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  2. I know it can take a long time for research to produce change, but I am surprised that it would have taken 20 years to determine that folic acid remained stable when added to corn products. They would have already had research models for the other grains, so I imagine that it would take less time to design and implement the study.

    What is especially troubling is that the Latina population would likely have been at greater risk anyway, since a portion of them may not speak English, have insurance, see a provider, and especially if recently immigrated, they may not have income or community. Those encountering these struggles may not have any knowledge of folic acid (that you can take it as a supplement), and may not receive health care services, where they may have been informed of supplements as an option. Either way, poor, recent immigrants would have greatly benefited from corn masa products being fortified. Finally, they will be able to benefit.

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  3. I don’t find this surprising..in fact….in fact this is very much aligned with the treatment of racial/ethnic and poor white populations in this country.

    If you want to know more about Latinx and discrimination read my paper. http://edwardvargas.com/wp-content/uploads/2016/02/SRE-2016-Vargas.pdf

    Annie…I have a few thoughts on your comments “portion of them may not speak English, have insurance, see a provider, and especially if recently immigrated, they may not have income or community,” …..I actually find these comments misguided.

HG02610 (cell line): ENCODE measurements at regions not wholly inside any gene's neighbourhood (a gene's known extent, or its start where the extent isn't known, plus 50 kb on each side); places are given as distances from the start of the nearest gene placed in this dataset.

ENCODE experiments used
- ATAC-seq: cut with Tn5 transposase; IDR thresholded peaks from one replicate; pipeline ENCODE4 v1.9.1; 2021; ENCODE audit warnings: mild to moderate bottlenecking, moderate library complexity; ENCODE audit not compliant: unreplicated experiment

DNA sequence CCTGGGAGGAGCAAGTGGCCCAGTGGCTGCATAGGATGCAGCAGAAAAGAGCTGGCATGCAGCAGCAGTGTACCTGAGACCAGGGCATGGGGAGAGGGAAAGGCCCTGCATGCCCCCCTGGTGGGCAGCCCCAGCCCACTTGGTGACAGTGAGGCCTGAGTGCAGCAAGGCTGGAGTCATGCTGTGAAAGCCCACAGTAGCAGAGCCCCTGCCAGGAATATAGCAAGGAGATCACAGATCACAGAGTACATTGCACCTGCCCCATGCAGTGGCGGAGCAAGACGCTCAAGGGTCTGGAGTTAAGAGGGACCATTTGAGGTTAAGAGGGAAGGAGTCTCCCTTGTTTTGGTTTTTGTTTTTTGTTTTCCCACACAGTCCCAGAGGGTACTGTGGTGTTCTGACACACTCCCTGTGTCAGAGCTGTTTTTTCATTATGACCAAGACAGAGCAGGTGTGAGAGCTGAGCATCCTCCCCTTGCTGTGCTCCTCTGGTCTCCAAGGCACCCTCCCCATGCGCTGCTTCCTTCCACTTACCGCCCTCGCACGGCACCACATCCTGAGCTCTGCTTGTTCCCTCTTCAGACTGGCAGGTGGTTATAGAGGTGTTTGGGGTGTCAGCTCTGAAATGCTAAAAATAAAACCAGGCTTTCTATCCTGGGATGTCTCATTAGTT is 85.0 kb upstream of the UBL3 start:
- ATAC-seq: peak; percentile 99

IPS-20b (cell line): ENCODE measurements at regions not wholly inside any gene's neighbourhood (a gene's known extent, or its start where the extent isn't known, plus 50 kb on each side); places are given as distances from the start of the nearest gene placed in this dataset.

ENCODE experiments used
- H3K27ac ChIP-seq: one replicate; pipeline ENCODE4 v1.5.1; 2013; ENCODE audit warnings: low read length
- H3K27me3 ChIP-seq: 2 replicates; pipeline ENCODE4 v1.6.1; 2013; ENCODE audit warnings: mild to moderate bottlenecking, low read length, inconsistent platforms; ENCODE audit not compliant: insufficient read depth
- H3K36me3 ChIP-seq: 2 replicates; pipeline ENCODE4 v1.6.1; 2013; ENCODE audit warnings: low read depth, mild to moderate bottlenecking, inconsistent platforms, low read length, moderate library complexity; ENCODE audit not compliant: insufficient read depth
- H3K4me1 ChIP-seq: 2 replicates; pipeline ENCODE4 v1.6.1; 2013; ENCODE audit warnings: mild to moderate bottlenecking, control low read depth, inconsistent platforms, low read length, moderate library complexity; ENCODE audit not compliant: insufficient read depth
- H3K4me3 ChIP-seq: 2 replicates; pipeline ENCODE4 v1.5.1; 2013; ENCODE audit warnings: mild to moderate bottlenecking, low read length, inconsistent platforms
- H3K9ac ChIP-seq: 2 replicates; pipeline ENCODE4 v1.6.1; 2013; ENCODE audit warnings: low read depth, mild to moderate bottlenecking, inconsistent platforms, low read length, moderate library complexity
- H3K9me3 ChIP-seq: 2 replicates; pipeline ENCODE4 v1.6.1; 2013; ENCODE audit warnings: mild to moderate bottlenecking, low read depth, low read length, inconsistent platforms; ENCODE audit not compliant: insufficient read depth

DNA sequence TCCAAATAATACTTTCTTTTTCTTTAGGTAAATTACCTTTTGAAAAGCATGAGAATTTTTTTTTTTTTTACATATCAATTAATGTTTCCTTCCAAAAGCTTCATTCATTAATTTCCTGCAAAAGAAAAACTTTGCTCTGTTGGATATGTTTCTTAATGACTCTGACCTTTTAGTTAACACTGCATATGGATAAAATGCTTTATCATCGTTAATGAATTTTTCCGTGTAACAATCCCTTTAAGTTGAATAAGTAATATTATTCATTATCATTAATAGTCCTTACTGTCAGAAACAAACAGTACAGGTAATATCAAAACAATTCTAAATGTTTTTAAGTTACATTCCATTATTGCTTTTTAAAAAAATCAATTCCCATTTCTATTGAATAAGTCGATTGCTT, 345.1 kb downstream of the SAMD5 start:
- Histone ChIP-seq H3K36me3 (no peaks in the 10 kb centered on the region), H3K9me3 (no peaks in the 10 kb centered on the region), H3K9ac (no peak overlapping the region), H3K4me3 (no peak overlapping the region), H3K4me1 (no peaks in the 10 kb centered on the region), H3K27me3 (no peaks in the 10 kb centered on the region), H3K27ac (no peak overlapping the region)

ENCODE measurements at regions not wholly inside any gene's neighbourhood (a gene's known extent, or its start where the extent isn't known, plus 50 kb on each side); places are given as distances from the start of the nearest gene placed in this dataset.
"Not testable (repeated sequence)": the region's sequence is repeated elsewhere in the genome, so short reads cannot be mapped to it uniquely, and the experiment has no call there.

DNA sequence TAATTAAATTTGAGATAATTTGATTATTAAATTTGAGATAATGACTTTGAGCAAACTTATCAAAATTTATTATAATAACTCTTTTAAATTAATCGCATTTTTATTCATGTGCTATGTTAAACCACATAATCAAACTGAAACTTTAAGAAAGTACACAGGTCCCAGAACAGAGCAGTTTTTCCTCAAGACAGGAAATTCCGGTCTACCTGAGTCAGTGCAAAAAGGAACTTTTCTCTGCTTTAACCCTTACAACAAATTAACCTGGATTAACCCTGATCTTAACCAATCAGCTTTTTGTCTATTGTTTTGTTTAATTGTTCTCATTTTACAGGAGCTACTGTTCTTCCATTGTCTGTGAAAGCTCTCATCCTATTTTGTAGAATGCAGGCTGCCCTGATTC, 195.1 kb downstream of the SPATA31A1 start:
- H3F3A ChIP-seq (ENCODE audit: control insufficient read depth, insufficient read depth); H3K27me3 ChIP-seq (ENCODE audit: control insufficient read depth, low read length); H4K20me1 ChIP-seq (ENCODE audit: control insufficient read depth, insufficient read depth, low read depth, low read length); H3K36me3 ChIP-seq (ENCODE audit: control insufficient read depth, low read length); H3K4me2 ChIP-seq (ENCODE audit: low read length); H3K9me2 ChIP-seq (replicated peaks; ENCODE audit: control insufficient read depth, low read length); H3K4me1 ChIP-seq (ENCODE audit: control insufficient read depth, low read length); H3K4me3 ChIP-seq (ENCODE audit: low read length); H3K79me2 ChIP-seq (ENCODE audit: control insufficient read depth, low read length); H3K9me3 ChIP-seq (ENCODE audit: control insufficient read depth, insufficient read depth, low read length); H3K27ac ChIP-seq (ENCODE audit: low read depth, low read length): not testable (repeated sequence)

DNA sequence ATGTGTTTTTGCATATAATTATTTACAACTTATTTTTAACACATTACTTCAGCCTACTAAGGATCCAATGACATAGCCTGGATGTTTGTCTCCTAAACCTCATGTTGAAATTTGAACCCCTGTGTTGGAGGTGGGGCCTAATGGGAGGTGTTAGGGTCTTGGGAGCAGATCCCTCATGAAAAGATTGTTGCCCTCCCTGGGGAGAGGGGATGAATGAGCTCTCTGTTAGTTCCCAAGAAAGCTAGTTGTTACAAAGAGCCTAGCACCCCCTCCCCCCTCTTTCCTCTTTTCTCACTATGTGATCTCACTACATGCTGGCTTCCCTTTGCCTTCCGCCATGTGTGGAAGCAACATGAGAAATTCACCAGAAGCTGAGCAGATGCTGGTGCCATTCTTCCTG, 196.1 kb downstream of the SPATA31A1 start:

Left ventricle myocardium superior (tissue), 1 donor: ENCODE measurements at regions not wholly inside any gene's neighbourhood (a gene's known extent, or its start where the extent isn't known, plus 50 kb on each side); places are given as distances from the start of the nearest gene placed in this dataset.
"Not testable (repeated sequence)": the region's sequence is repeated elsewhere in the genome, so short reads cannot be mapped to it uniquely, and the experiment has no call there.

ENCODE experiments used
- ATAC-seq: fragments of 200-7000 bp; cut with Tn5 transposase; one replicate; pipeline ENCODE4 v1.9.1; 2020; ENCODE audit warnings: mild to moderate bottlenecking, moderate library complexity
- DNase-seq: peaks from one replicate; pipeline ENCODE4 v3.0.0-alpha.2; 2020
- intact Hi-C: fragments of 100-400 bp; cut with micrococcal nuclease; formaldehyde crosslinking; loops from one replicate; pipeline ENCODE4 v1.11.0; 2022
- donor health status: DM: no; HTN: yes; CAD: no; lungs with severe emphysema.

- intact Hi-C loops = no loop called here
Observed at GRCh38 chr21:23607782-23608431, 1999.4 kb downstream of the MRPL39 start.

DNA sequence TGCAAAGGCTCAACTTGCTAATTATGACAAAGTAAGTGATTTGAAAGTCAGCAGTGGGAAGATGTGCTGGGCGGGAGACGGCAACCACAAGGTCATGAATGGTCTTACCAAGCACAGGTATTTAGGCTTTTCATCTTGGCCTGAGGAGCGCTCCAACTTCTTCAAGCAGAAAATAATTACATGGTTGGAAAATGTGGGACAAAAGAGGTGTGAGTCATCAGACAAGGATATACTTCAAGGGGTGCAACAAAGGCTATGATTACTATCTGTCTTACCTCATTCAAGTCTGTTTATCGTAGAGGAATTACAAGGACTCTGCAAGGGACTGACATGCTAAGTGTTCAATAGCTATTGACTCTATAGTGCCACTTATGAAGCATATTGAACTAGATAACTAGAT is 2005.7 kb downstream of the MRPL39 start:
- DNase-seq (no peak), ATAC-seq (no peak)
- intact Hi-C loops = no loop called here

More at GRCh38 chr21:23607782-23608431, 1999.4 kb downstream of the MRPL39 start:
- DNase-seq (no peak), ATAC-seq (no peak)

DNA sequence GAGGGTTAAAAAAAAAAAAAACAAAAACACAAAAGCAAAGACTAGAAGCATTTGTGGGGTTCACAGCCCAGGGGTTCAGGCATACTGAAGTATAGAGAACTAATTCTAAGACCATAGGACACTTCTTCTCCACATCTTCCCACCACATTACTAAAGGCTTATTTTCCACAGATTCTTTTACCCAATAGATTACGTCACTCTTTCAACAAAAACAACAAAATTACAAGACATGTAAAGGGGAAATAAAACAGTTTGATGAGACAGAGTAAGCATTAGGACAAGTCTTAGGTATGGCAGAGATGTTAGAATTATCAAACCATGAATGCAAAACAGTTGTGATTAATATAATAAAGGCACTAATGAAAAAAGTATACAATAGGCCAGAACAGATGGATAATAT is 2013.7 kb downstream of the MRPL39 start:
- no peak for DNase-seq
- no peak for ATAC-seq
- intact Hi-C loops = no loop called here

First, being Latina/o doesn’t equate to being an immigrant. There are Americans of Mexican descent in this country before this space was even the U.S.

    Second, you should also specify if your talking about undocumented immigrants versus legal permanent residents or naturalized citizens (I think your conflating these). Legal status matters when discussing program eligibility and access to social services and health insurance.

    Read this: http://edwardvargas.com/wp-content/uploads/2015/09/SSQ_WIC_Vargas.pdf

    I also disagree that recently arrived immigrants have no income or community. I’m not sure were you got this but figures by PEW and even conservative economists show that over 90 percent of immigrants are employed full time…especially among the undocumented. Moreover, the idea that immigrants have no community goes against all social science research which shows the importance of social networks and familismo in Latinx immigrant populations. The reality is when your marginalized in society all you have is community to survive. .

    Lastly, there is a debate in public health around the Hispanic immigrant paradox which shows that despite undocumented immigrant mothers having low SES they have better birth outcomes relative to white mothers with higher SES. The fact that the federal government doesn’t have enough “cultural competency” is just an excuse and again very much aligned with the historical treatment of racial/ethnic and poor white populations in the country.

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    • Thank you both for your comments on this article. I take Edward’s comments to heart and respect his expertise and perspective on Latinx health disparities. I took Annie’s comments to mean “some” not “all” individuals — but it is useful and positive to address what are likely wide misperceptions on Latinx culture among researchers and practitioners who do not have first hand experience. I appreciate both of your care for this issue!